I Know I Will Quit Again

Joel
Joined: 18 Dec 2008, 23:57

09 Jan 2002, 19:31 #11

Hello Mirigirl:

Its funny, you will hear many people say and feel sentiments like this the first few weeks into a quit. But over time many lose this feeling and start to think that quitting was no big deal. If ever asked how it was to quit they may even say that it was no big deal and begin to think that if they were ever to go back, they would just quit again. This is a form of complacency and complacency has killed many a quits.

An ex-smoker can get to the point that he or she looks back at smoking as being vile, disgusting, expensive, stupid, crazy, and many other derogatory terms. He or she may think that with what he or she knows and understands now that there is absolutely no way he or she could return to such an unwanted lifestyle. The ex-smoker then knows he or she is secure forever from relapsing--and then the final piece of the illogical puzzle falls into place--that if he or she hates smoking so much, and there is no way he or she will return to smoking--well then a puff here and there can't be a big deal because he or she is so resolute to remain smoke free. That is where the story often tragically ends.

Always remember these feeling of despair of the control of the addiction that you are expressing today. You are absolutely correct, you don't know that you have another quit in you. But we know for a fact that you have this one going right now and I suspect you are pretty sure you can make this one last through the rest of the day. This is the one you want to cultivate now for it is likely the one that has the best chance to work and it is definitely the one that has the best chance of avoiding the potentially lethal consequences of smoking.

For if this quit didn't take but maybe a few months from now or a few years from now the next one would, you still don't know that one of the cigarettes you smoked in that intervening time period didn't start up some deadly irreversible process. This factor again is another reason that you should do everything in your power to make this quit stick. To make this quit the quit that sticks and saves your health and your life always remember to never take another puff!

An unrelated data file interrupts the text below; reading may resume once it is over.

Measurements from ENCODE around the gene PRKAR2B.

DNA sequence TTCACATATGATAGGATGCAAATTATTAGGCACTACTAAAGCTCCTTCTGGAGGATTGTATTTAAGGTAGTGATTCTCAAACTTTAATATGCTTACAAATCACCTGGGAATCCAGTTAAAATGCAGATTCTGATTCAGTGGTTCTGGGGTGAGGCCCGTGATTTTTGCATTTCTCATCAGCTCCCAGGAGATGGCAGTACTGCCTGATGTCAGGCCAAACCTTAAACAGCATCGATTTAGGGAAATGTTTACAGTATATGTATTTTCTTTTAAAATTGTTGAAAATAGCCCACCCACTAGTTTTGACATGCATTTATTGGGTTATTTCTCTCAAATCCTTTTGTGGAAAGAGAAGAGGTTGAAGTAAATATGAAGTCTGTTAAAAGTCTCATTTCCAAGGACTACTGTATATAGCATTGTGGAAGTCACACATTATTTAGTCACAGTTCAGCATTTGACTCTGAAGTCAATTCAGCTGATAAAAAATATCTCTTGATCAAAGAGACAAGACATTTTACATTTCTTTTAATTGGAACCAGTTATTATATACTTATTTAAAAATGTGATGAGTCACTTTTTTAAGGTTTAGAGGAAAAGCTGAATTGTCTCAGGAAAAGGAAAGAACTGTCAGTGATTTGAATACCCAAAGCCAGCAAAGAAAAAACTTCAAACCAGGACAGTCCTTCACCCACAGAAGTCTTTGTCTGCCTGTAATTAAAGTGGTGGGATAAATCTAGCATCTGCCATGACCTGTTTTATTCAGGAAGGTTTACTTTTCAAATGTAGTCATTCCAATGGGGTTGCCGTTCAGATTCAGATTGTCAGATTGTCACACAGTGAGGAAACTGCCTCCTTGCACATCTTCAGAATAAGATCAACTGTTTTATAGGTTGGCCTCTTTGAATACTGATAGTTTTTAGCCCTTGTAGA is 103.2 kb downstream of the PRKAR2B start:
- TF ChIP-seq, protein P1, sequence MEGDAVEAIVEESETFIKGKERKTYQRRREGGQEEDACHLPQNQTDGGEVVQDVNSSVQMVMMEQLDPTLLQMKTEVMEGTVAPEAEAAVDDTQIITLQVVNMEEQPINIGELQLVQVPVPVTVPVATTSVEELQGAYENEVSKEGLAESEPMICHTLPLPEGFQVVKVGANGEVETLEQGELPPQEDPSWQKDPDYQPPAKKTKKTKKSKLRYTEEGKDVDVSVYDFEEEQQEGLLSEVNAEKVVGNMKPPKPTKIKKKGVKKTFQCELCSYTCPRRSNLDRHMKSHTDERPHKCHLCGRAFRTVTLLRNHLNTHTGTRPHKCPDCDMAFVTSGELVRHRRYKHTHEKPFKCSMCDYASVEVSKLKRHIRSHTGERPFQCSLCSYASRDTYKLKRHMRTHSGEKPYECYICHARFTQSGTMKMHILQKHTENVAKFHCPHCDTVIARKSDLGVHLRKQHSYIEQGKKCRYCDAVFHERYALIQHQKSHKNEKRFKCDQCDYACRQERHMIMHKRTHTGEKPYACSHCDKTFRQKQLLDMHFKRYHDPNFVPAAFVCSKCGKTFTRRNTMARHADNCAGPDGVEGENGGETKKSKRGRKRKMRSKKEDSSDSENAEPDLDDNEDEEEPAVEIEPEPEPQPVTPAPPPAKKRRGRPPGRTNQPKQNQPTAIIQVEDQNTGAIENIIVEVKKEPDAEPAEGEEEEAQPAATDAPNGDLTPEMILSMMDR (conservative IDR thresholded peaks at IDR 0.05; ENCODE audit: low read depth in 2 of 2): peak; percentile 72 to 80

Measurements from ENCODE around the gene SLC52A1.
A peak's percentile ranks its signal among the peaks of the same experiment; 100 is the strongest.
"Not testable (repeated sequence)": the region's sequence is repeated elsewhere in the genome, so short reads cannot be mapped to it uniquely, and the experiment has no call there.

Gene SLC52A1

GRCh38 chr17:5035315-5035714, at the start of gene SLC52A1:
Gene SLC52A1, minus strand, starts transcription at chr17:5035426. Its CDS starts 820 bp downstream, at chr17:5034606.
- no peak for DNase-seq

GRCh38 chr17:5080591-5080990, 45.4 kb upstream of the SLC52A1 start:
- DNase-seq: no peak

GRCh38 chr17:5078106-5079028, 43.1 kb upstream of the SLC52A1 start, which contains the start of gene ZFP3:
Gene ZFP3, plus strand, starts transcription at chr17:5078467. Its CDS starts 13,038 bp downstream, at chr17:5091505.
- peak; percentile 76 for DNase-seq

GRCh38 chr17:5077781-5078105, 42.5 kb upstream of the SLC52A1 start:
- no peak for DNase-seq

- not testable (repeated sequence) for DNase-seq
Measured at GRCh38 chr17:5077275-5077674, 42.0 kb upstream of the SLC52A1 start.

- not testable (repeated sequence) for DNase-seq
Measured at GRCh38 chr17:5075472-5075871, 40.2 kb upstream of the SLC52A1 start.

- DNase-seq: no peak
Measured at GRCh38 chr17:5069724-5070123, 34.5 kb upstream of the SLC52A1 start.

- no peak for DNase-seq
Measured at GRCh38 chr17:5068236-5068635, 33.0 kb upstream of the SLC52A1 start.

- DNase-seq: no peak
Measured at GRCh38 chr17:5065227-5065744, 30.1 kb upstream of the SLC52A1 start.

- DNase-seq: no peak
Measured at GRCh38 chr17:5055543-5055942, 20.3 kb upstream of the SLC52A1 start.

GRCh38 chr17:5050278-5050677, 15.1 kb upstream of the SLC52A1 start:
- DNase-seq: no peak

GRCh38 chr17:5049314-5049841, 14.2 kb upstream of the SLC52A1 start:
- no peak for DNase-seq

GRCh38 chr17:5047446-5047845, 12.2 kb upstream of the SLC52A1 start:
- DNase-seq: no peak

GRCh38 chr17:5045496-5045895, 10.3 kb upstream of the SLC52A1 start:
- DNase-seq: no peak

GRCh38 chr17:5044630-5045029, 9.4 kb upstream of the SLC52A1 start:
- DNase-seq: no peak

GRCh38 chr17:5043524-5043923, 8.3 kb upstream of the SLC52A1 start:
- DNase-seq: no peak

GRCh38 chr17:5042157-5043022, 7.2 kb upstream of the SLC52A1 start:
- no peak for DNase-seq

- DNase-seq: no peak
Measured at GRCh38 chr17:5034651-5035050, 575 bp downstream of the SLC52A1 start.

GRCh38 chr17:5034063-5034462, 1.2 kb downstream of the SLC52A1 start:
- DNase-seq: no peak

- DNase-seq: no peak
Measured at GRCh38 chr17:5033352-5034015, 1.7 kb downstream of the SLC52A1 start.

Joel
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mirigirl (silver)
Joined: 19 Dec 2008, 00:00

09 Jan 2002, 20:02 #12

Thanks Joel
yqs mirigirl
another nicotine addict
1 week 2 days Free
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marty (gold)
Joined: 18 Dec 2008, 23:59

09 Jan 2002, 21:03 #13

Joel, I think that last post of yours is even more powerful than the original in this thread.

I have often pondered how it is possible for members here, knowing all that they know about smoking, hating it as much as they do, can possibly relapse. Your second paragraph explains it perfectly. "...if he or she hates smoking so much, and there is no way he or she will return to smoking--well then a puff here and there can't be a big deal because he or she is so resolute to remain smoke free". Oh boy, I feel that the scales have fallen from my eyes.

This means that a relapser simply does not believe the Law of Addiction, they believe they can control their smoking, they believe they are the exception to the rule simply because their hatred of smoking will prevent them becoming actively addicted again. But this would be to suggest that addiction is a psychological problem, when in fact it is a strictly physical problem. Maybe there is something wrong with the way we explain addiction, or maybe we just don't have enough scientific knowledge to explain it better than we do.
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Joel
Joined: 18 Dec 2008, 23:57

09 Jan 2002, 23:42 #14

Hello Marty:



Yes I think it was more powerful than the original post too. Actually I feel there are numerous strings that get brought up at times where the responses often offer more insight and important information than the original posts. I hope that people look over the longer strings to see the information in the responses.



As far as the physical vs. psychological aspect of the thread, well basically addiction is a physical problem that by its very nature creates psychological patterns and habits that exert influence once the actual physical need for nicotine is nonexistent. Giving into one of those triggers then reinstates the full physical need again. So in essence, the addiction creates the habit. Once the addiction is brought under control, the old habits still have the ability to trigger a thought. If an ex-smokers guard is down one of these triggers can cause them to take a drag. That action will cause a reinstatement of the nicotine abstinence syndrome and it's associated withdrawals. Now they are basically in a full blown drug relapse. This again is the physical addiction returned in all its glory spinning off the old habits again. It's a vicious and deadly cycle--one that an ex-smoker has only one way to prevent from ever starting again--which is to never take another puff!



Joel
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mirigirl (silver)
Joined: 19 Dec 2008, 00:00

10 Jan 2002, 03:57 #15

OK Guys - I'm scared now!!
Scared of relapse (again!) - scared of complacency - scared of being over-confident!